Increasing water shortages and growing demand for water threaten
water use conflicts. Other negative impacts include biodiversity
degradation, increase and spread of human and plant pests and
diseases, damage to fisheries and injuries to coral reefs

Increasing Vietnamese Greenhouse Gas Emissions
--------------------------------------------- -

3. (U) According to the UNDP Human Development Report 2007/08,
Vietnamese CO2 emissions increased from 0.3 tons per capita in 1990
to 1.2 tons per capita in 2004, a 400 percent increase. The 25.8
percent annual growth rate was three times that of China and 12
times higher than the average world growth rate. Vietnam's share of
global carbon dioxide emissions jumped from 0.1 percent in 1990 to
0.3 percent in 2004. The Asia Pacific Energy Research Center

HANOI 00000537 002.2 OF 005


predicts 6.2 percent annual growth in CO2 emissions over that time
period. The Vietnamese Ministry of Natural Resources and
Environment (MONRE) predicts CO2 emissions of 268 million tons by
2020. (Note: fossil fuel burning also causes other air pollution
issues in major Vietnamese cities).

4. (U) As its energy consumption has grown, Vietnam has become
increasingly dependent on fossil fuels (coal, oil and natural gas).
Currently constituting 42 percent of Vietnamese energy generation,
fossil fuels are expected to constitute 69 percent by 2030.
Consistent with projections for continued rapid economic growth, the
GVN and industry observers expect that Vietnamese power demand will
increase steadily - up to 17 percent annually over the next two
decades. To meet that demand, Electricity of Vietnam (EVN), the
state-owned power generation authority, forecasts that Vietnam will
generate nearly 26,000 megawatts by 2010. By 2025, EVN expects to
generate 85,411 megawatts, over three times current generation
capacity. The Ministry of Industry (MOI) projects total coal
consumption to reach 29-32 metric tons in 2010, 47-50 metric tons in
2015, 69-72 metric tons by 2020, and 112-115, metric tons in 2025.
By 2025, coal generation will increase by nearly sevenfold to 35,750
megawatts and will form Vietnam's largest source of domestic energy
-- 42 percent of power production. Between 1998 and 2005, Vietnam
signed more than 50 petroleum contracts with international oil
companies to develop oil and gas resources and is planning a major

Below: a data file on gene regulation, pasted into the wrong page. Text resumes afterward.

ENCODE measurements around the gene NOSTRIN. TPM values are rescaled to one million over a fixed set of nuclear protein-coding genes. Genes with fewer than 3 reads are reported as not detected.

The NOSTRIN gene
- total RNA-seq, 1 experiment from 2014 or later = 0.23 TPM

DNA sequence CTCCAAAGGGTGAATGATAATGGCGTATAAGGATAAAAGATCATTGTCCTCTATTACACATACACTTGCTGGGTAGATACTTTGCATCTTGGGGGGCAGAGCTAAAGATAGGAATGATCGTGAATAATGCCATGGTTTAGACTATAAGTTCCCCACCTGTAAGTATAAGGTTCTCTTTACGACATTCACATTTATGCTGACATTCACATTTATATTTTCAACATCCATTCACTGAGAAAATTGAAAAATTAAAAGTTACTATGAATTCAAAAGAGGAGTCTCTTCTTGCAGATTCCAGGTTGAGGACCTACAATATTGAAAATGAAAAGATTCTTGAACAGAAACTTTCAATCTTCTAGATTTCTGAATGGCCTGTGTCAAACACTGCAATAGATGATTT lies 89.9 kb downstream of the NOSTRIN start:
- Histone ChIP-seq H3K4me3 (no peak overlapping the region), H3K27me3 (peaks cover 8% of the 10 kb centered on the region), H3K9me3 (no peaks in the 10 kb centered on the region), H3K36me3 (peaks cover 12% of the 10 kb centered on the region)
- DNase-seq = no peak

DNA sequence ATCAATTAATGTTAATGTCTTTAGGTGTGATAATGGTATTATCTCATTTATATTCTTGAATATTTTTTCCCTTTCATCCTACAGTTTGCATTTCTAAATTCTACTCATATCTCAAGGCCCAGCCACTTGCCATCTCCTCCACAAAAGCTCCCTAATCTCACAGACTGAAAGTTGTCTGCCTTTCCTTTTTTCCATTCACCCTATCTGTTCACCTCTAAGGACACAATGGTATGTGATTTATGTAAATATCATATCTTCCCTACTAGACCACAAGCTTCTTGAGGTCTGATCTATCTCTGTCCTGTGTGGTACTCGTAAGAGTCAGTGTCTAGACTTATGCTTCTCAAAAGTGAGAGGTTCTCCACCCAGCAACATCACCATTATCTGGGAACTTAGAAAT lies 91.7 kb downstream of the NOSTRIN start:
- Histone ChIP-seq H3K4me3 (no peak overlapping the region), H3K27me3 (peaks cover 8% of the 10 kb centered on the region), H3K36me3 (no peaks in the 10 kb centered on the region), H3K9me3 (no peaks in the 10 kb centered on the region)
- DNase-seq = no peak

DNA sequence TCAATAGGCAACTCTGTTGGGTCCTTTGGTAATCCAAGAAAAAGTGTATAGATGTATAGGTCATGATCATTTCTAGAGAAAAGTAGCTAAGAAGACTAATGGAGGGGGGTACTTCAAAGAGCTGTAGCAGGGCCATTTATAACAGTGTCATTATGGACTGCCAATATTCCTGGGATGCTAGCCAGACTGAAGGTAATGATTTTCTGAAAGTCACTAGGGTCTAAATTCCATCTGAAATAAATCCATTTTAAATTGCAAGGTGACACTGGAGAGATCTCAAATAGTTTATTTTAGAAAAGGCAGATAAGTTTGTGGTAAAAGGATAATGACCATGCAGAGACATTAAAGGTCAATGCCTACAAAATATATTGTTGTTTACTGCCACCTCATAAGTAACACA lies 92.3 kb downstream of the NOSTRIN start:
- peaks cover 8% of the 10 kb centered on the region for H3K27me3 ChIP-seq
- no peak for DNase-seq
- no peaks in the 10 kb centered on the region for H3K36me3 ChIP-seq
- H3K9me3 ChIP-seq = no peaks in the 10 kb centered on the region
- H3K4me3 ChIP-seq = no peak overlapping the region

refinery as well as gas-fired power plants. Motor vehicle usage
will continue to skyrocket, leading to additional emissions. Per
official statistics, as of December 2006, Vietnam had over 21
million motorbikes (one for every four citizens, though observers
believe that figure may under-represent the actual number). Vietnam
is the fastest motorizing nation in the world with motorbikes
increasing by 15 percent (about two million units) each year.

Now Is the Time to Intervene
----------------------------

5. (U) Vietnam's economy continues to boom with average annual
economic growth of 7.5 percent during the last decade and 8.5
percent growth in 2007. The GVN aims to enter the ranks of
middle-income developing countries by 2010 and achieve
industrialized country status by 2020. Goldman Sachs recently
predicted continued eight percent annual growth through 2020 leading
to a higher per capita GDP than Indonesia and the Philippines. As
noted above, Vietnamese industry and power generation will explode
to support this sustained economic growth. Therefore, now is the
time to intervene in Vietnam - before the need to spend greater
amounts to remediate and retrofit. The United States can help
Vietnam get it right the first time by working to increase the
efficiency of energy generation and the productivity of industrial
processes. We can help reduce emissions before they reach
problematic levels.

The Government of Vietnam Is Committed
--------------------------------------

6. (U) In the past, Vietnam consistently joined international
climate change efforts and now has initiated a strong internal
effort to address climate change. Vietnam signed the UN Framework
Convention on Climate Change (UNFCCC) on November 16, 1994 and
ratified it on August 20, 2002. In March 2002, Vietnam conducted
the National Strategy Study to assess the country's GHG emission
reduction potentials and costs. Vietnam established the Clean
Development Mechanism National Executive and Consultative Board on
April 29, 2003 to approve projects eligible for CDM. Through June
2007, the CDM had approved nine project design documents for CDM
projects with another 30 in the pipeline. Vietnam ratified the
Kyoto Protocol on May 29, 2005.

7. (SBU) Prime Minister Nguyen Tan Dung raised climate change at his